Confused about units

  • Thread starter JesseK
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  • #26
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If you want spoon fed answers you are in the wrong place. We encourage students to think for themselves and offer guidance. Saying ”I have no idea, show me” is counter productive and will not help you in the long run.

I have tried to think about it myself as you have probably noticed. Saying that I don't get the idea and asking for help should be completely fine. However, I thank you for giving me this tip.
 
  • #27
Orodruin
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I have tried to think about it myself as you have probably noticed. Saying that I don't get the idea and asking for help should be completely fine. However, I thank you for giving me this tip.
If you have really tried to think about it you have unfortunately done a bad job in communicating it. Your posts have been very brief with no argumentation. To show that you have thought about it, you need to describe what you are doing and why you are doing it. This is the only way that we can follow and correct your thought process.

I am not saying this to be mean or to belittle your work. I am trying to give you an honest advice on how to benefit more from and getting the appropriate guidance.
 
  • #28
Mister T
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I have tried to think about it myself as you have probably noticed.

Yes, but explaining your thinking is the only path to success. If all you can do is try, and you are not able to explain what you've tried, you will never be able to interact with others in a way that advances your knowledge and promotes your success.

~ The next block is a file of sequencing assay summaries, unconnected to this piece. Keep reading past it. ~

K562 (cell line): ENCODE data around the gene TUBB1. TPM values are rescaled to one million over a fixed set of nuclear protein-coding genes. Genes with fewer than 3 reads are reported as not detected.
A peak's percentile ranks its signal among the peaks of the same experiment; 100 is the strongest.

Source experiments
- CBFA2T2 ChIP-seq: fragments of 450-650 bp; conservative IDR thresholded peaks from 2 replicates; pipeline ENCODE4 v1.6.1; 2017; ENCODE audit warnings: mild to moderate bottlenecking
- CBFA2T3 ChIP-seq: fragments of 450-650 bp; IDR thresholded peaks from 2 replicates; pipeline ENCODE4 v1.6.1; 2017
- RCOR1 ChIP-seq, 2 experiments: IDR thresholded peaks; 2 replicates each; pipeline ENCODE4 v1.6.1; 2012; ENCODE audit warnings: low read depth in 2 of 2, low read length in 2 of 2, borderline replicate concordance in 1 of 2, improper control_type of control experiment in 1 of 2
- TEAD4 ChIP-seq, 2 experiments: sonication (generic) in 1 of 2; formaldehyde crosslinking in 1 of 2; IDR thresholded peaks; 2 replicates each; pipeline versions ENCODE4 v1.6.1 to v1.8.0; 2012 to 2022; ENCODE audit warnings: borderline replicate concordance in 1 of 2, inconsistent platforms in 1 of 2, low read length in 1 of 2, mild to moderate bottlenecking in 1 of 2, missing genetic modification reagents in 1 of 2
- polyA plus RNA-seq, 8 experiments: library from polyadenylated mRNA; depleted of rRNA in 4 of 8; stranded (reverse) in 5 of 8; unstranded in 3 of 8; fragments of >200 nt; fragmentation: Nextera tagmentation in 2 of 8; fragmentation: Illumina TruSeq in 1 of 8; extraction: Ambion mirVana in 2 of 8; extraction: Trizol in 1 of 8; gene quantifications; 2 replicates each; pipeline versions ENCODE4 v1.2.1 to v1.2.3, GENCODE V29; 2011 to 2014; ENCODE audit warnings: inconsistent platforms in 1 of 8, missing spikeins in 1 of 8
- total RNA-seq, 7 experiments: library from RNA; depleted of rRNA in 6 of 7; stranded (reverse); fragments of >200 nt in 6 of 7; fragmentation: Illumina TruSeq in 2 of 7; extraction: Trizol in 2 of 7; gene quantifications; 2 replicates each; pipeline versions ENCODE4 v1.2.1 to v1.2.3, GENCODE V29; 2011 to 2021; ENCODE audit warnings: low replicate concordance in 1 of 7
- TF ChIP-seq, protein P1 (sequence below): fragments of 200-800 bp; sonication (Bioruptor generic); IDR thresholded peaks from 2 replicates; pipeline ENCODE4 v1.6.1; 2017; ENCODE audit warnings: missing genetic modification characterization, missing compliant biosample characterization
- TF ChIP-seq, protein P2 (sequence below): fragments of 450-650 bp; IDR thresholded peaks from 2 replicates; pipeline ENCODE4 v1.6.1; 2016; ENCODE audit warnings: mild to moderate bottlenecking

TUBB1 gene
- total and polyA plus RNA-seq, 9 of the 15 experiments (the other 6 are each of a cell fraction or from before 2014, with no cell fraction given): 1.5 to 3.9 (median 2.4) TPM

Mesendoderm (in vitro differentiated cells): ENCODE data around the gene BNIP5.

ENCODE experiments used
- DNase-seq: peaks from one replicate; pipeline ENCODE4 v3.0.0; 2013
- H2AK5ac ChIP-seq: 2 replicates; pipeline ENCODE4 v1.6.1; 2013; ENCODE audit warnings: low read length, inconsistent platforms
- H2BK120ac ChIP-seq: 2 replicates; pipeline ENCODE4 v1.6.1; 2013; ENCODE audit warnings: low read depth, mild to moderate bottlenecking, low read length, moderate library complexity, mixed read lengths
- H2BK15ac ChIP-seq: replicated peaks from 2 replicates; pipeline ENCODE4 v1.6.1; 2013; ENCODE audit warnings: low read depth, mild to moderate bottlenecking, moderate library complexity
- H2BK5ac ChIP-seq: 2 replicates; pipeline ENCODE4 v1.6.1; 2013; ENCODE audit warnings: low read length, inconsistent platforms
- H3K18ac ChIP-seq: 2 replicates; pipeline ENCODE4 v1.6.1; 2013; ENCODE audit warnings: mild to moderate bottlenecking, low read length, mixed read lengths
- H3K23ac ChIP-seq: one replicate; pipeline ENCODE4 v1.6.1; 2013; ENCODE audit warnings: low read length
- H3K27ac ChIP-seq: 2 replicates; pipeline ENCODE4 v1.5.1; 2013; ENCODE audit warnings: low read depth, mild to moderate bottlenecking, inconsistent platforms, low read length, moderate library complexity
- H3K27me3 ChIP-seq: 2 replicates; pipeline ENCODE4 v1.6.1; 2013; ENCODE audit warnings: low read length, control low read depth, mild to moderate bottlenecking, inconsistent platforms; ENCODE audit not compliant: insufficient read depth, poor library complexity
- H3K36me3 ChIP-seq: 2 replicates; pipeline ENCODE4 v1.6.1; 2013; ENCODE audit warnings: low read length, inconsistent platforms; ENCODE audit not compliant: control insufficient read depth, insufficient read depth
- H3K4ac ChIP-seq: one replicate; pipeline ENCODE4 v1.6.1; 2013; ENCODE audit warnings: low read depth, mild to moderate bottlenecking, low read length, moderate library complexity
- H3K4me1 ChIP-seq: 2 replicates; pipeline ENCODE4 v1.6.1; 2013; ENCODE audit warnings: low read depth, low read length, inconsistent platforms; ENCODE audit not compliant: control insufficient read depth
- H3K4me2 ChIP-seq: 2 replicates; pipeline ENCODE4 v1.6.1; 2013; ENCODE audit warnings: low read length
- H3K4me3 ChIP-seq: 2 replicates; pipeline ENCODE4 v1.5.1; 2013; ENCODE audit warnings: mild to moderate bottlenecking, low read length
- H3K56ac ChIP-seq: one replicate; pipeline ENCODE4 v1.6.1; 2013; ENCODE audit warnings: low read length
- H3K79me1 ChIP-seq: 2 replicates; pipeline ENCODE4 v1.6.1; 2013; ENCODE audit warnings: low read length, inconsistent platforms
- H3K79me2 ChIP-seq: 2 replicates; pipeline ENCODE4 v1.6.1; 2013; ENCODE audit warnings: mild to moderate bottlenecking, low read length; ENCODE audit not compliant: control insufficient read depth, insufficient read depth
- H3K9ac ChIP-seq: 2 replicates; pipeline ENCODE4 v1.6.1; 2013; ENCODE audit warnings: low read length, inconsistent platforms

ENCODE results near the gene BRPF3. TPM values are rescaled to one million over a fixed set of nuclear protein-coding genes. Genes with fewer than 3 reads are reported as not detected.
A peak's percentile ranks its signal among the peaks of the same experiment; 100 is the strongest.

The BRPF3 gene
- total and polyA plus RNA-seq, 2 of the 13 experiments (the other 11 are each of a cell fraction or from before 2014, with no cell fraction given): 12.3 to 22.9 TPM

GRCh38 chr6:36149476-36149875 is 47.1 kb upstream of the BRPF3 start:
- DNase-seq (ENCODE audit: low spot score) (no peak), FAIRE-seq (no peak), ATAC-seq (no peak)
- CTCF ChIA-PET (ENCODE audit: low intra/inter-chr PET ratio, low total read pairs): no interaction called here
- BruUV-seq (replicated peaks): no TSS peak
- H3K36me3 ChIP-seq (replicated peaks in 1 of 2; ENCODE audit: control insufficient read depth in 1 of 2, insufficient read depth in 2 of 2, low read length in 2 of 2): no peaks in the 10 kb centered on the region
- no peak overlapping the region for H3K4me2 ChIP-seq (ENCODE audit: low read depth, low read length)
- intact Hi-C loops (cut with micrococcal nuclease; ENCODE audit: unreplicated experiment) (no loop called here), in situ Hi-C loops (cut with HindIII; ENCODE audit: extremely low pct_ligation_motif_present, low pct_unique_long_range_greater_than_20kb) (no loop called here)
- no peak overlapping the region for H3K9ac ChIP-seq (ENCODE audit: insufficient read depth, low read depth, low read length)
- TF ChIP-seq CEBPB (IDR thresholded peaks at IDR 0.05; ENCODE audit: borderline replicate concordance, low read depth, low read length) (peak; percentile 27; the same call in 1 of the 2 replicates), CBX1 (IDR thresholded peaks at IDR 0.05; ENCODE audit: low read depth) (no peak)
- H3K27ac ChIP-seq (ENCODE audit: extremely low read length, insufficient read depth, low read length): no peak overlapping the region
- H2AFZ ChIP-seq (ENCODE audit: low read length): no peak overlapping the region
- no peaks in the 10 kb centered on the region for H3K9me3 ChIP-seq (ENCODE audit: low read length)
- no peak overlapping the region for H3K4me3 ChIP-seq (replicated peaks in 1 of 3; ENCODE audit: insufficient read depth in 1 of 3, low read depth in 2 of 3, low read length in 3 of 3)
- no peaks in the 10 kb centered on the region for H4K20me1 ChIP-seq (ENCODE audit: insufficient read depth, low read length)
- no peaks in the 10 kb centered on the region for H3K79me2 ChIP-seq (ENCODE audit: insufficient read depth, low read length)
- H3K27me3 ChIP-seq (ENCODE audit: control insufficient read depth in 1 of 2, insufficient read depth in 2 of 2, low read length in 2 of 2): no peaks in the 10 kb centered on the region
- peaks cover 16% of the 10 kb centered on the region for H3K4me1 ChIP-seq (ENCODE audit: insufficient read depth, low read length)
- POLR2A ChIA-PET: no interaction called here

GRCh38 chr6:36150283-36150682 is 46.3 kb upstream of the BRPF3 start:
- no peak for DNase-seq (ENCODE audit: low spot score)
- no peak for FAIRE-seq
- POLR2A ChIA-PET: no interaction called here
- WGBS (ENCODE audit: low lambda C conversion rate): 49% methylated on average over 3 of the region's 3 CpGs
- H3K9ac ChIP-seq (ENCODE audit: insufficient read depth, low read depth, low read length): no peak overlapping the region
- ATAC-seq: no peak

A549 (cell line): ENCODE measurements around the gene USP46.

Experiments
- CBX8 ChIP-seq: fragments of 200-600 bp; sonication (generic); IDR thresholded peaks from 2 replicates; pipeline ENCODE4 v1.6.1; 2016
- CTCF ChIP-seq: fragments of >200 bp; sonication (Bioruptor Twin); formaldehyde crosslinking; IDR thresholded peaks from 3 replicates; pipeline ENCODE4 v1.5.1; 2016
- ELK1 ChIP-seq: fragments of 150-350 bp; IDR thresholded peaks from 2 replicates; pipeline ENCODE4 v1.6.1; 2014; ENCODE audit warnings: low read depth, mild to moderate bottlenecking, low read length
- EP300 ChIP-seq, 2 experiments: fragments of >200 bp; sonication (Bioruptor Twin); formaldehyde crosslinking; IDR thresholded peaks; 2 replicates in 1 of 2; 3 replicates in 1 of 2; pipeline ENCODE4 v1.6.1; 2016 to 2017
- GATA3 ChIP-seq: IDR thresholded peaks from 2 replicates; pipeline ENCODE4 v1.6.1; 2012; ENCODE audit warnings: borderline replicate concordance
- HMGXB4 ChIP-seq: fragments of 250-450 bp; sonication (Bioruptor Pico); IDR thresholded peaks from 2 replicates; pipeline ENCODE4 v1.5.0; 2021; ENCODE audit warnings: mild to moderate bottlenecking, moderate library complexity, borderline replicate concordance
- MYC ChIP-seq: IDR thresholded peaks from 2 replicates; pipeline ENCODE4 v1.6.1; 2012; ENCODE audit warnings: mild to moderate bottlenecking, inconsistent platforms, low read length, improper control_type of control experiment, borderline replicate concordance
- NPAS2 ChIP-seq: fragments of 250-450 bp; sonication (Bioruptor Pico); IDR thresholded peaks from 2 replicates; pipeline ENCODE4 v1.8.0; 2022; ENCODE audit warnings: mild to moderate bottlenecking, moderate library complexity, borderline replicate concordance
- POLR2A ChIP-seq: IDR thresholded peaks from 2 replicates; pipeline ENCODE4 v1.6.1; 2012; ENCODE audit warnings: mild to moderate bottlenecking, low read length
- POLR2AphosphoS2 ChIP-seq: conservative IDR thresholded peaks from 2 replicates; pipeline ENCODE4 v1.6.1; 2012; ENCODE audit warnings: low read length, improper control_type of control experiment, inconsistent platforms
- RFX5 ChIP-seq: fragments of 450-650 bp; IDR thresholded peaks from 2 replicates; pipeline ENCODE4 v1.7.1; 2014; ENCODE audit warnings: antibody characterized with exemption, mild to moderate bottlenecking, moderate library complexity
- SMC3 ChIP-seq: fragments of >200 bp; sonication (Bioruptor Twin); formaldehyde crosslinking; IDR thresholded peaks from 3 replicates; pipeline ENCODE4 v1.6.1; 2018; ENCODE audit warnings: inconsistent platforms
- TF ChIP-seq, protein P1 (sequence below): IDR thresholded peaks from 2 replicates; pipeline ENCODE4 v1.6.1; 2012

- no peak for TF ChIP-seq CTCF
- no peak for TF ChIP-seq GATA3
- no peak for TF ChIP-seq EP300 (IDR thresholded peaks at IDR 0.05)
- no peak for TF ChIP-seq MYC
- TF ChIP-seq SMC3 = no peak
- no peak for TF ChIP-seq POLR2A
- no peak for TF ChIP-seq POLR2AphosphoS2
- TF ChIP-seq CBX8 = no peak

By the way, did you read Post #24?
 
  • #29
Orodruin
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Note that in that original equation it's not just the units that don't work out right, it's also the numbers! I'm not sure where that original equation came from, but whoever did it needs to understand that you can't just mix units together like that and expect to get an answer that has any meaning.
I think the numbers work out quite well to the given answer:
https://www.wolframalpha.com/input/?i=(3270+Pa)+/+(1.0+g/cm^3+*+9.81+m/s^2)
The natural interpretation is the height difference required for a pressure difference of 3270 Pa in a medium with density 1 g/cm^3 and a gravitational field of 9.81 m/s^2. The pressure differential given is about 0.03 bar and the density that of water. This result makes perfect sense and is compatible with the fact that (as any scuba diver knows) the pressure at a depth of 10 m is roughly 2 bar (1 bar from the atmosphere and 1 bar from the 10 m water column, meaning 0.1 bar/m).
 

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